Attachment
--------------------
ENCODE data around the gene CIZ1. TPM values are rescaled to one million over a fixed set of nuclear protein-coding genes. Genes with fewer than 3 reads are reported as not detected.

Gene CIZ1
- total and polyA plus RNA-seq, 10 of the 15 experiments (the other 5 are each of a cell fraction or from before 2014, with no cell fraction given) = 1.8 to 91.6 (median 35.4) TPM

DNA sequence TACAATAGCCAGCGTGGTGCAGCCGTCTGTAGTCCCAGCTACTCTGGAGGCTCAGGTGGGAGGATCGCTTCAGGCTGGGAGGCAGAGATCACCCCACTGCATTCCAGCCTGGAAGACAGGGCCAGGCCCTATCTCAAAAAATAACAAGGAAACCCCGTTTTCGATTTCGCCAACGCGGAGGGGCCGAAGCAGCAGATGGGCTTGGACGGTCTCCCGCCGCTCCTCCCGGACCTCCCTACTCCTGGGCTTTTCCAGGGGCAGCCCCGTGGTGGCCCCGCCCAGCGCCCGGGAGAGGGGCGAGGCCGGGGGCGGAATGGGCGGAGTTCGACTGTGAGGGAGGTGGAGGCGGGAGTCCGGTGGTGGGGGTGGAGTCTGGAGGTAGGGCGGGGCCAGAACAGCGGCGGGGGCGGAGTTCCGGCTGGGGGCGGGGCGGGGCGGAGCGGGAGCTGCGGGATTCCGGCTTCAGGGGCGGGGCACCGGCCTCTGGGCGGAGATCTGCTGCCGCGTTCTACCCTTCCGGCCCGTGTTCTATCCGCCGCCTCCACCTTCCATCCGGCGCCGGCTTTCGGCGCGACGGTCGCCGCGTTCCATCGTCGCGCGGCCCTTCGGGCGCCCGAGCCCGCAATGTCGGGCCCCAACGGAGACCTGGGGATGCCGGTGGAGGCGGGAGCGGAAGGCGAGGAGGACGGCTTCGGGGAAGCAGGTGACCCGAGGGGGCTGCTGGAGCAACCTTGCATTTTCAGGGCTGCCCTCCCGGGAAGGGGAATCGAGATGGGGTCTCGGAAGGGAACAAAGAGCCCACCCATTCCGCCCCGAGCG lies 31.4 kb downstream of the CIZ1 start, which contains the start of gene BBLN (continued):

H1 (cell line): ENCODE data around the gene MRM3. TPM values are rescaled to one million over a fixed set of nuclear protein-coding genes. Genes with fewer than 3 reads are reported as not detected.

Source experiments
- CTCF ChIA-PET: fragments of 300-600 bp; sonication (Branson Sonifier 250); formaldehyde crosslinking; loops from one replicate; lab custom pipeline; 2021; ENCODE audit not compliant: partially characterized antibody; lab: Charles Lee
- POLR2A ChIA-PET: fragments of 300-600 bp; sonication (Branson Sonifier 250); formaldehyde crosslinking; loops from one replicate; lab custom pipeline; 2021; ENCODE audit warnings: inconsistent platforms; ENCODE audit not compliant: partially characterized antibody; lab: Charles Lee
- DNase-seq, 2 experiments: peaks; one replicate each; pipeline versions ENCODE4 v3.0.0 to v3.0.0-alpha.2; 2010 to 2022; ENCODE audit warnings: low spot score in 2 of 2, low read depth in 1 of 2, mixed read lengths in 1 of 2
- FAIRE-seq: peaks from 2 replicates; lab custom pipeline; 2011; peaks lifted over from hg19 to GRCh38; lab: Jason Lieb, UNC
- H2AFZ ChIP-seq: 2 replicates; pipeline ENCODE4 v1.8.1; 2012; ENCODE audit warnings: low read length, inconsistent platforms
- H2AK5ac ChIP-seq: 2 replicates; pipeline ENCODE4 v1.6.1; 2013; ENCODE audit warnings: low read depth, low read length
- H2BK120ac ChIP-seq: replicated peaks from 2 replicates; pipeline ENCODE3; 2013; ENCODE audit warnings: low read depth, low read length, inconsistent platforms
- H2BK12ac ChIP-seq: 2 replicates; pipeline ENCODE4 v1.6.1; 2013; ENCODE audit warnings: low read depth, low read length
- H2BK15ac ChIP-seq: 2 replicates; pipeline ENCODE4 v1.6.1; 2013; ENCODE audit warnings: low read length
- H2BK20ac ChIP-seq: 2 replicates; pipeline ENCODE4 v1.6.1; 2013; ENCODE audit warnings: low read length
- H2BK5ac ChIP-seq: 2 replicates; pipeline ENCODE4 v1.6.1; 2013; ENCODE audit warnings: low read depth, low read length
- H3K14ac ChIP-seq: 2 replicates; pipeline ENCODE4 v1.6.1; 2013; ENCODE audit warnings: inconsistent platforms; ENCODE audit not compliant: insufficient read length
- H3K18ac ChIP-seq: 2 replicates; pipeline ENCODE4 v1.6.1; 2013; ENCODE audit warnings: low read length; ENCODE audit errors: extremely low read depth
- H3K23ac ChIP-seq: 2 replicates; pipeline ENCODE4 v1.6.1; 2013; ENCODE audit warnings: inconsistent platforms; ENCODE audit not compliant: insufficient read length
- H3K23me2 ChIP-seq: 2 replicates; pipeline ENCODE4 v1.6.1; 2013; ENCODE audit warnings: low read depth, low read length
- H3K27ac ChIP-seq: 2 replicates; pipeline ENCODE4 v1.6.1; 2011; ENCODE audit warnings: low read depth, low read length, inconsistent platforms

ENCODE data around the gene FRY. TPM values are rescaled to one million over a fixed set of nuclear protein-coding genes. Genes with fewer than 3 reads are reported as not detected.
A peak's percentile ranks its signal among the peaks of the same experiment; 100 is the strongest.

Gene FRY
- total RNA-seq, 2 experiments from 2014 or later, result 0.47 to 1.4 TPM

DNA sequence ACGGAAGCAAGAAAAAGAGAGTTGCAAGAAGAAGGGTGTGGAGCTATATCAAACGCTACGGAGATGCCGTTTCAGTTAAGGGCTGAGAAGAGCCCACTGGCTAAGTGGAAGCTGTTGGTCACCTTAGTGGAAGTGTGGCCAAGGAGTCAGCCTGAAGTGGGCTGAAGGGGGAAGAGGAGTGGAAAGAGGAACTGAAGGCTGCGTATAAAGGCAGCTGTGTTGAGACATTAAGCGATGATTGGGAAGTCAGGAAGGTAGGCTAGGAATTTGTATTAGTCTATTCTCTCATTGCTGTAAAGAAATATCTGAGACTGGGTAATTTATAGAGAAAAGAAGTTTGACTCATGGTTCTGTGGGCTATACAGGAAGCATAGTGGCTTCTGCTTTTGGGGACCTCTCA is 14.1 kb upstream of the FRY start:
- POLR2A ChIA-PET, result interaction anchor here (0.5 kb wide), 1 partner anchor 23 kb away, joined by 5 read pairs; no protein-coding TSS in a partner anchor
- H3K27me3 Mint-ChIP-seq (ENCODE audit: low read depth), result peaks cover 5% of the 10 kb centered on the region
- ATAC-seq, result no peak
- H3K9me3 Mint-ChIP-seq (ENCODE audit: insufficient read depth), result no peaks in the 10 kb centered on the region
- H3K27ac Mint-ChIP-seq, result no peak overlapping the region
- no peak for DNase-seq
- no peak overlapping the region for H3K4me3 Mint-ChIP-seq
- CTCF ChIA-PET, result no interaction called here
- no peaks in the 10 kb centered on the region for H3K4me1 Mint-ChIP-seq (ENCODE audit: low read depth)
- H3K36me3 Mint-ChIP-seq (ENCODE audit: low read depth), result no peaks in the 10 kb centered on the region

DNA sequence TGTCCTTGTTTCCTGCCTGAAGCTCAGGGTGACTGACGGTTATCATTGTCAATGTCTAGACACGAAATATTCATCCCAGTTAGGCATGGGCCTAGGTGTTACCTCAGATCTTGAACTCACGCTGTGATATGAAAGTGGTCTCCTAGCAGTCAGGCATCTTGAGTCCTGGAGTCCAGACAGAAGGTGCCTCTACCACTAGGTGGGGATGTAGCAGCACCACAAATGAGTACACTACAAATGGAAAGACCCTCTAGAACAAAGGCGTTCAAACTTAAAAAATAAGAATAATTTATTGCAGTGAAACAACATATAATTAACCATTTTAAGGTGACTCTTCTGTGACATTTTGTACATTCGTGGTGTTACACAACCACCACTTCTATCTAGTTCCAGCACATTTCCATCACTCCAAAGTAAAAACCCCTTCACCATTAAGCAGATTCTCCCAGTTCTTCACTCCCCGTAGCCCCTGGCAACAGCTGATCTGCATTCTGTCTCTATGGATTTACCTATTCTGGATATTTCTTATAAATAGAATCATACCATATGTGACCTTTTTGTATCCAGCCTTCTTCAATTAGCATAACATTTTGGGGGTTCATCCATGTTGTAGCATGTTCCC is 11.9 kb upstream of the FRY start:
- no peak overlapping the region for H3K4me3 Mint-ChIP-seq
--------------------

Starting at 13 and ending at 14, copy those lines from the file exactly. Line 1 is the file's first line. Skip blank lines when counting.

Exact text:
- H2BK120ac ChIP-seq: replicated peaks from 2 replicates; pipeline ENCODE3; 2013; ENCODE audit warnings: low read depth, low read length, inconsistent platforms
- H2BK12ac ChIP-seq: 2 replicates; pipeline ENCODE4 v1.6.1; 2013; ENCODE audit warnings: low read depth, low read length